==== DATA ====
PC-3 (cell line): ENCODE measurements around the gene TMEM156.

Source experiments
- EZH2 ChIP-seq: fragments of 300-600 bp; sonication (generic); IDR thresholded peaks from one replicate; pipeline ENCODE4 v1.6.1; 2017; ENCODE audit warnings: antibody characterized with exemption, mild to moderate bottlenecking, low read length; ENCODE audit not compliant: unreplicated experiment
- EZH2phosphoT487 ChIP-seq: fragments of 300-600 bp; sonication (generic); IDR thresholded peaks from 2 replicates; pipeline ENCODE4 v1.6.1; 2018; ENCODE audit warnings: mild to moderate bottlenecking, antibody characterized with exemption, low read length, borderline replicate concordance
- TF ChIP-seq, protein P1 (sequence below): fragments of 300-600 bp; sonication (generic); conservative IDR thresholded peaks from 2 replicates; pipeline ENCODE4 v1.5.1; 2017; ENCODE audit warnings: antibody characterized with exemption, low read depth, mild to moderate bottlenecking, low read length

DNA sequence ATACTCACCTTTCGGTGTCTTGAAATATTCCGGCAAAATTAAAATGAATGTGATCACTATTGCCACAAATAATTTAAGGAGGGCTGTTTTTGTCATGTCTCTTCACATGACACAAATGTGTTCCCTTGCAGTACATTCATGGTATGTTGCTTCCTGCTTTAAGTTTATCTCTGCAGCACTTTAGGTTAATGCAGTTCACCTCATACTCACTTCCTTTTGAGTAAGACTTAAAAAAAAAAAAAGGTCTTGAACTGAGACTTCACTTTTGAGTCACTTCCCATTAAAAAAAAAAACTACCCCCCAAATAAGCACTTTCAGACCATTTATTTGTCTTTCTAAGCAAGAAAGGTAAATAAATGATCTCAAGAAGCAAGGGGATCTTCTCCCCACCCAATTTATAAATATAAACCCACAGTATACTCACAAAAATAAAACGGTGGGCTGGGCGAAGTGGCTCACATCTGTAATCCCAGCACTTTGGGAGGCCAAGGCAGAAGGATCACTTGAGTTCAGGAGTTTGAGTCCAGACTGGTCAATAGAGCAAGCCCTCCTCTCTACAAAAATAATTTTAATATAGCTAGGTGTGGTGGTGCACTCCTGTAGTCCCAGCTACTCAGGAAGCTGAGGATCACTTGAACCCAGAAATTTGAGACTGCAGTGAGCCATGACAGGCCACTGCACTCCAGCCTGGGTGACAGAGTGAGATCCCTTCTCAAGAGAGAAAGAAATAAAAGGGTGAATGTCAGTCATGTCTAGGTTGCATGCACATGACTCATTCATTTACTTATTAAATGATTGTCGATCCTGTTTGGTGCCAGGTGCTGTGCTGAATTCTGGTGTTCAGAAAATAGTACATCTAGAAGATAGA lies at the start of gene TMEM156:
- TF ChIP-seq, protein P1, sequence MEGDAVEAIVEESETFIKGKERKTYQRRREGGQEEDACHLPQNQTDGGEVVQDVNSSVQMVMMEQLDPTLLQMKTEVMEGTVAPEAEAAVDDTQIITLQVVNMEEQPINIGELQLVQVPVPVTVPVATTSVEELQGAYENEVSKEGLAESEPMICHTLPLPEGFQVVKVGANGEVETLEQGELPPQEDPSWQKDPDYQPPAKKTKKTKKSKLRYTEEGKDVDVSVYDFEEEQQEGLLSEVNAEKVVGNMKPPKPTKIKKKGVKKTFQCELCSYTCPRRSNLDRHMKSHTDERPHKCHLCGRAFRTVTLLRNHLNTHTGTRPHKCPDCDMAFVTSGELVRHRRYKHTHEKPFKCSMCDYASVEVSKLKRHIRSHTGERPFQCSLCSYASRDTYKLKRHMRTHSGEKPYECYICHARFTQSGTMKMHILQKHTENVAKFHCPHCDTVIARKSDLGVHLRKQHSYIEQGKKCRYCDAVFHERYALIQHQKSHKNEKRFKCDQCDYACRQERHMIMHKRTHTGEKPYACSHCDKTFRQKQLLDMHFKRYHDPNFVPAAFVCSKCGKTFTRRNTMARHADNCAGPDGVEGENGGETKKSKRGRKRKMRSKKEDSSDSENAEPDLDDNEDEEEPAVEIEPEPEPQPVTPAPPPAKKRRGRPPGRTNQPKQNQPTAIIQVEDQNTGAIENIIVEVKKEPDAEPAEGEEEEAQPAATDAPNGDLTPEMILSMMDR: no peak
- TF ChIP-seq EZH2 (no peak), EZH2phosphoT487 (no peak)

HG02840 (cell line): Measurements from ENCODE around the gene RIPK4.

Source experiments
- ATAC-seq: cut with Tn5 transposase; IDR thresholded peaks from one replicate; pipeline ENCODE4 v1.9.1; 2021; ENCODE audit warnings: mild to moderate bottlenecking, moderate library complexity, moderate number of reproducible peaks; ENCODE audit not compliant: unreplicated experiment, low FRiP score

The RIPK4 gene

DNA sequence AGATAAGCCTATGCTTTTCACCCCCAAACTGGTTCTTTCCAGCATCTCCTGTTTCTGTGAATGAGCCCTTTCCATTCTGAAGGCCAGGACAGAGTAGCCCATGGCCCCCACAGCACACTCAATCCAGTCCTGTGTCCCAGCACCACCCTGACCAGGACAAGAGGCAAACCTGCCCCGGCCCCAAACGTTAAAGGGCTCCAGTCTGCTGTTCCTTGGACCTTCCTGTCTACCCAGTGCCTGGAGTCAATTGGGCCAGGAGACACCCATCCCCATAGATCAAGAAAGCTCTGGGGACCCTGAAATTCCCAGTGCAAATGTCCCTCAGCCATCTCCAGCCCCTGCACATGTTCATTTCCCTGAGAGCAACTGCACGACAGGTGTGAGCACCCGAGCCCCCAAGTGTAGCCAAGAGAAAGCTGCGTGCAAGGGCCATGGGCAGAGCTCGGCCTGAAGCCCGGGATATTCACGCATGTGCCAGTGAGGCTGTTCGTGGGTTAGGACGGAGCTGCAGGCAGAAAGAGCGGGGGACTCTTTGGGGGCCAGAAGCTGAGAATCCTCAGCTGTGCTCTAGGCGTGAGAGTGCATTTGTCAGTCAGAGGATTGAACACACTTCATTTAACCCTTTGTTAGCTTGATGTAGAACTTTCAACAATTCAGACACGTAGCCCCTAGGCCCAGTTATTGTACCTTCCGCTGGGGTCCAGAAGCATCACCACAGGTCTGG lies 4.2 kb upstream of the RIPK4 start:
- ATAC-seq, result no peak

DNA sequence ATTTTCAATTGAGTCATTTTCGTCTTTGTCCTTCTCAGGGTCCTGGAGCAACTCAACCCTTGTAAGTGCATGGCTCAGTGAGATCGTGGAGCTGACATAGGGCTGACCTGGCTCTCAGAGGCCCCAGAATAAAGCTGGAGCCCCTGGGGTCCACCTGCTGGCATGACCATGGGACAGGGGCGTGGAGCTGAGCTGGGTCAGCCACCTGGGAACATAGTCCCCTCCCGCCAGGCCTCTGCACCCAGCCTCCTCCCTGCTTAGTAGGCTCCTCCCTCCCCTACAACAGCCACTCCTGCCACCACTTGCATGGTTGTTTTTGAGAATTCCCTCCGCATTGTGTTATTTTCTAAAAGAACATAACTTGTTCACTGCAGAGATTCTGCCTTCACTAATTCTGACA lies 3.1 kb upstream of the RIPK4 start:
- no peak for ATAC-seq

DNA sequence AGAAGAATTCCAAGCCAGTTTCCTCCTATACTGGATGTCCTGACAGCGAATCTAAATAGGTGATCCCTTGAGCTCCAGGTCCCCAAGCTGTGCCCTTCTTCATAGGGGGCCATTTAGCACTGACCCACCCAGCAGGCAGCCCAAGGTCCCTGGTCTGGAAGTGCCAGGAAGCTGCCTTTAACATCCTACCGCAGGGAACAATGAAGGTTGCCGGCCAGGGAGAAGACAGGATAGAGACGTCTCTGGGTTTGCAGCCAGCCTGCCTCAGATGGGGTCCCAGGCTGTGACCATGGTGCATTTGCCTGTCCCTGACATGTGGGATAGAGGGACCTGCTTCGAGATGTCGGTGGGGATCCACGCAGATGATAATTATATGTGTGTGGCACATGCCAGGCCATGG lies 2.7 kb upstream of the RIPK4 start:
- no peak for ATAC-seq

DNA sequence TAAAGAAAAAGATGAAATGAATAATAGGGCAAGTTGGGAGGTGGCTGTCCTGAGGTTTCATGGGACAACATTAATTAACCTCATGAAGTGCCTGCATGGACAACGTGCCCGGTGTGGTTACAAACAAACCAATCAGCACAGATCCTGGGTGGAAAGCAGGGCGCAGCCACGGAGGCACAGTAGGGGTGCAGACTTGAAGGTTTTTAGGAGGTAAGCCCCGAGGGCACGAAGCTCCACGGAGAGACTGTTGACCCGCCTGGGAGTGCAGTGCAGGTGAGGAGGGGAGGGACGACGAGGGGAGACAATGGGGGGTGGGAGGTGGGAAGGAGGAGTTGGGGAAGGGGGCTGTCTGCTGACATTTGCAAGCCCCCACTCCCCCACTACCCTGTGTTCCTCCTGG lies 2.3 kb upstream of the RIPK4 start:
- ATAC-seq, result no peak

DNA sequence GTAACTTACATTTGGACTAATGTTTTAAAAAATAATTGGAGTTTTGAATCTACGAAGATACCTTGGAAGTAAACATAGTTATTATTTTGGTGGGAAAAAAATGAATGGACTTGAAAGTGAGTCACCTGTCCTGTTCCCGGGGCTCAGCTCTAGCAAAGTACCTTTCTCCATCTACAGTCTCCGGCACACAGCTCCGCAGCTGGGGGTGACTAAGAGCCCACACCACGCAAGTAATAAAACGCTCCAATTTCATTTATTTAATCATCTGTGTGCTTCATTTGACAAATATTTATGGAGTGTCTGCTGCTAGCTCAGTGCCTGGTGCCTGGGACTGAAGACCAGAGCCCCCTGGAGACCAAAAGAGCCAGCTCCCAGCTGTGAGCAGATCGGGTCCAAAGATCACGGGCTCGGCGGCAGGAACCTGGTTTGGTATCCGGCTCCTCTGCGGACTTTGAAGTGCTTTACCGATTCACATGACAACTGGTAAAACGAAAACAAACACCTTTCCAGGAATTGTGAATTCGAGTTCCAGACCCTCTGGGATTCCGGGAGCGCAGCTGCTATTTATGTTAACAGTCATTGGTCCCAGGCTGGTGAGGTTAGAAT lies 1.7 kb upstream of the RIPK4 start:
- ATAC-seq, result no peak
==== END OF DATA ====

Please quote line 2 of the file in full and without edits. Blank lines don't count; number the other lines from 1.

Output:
Source experiments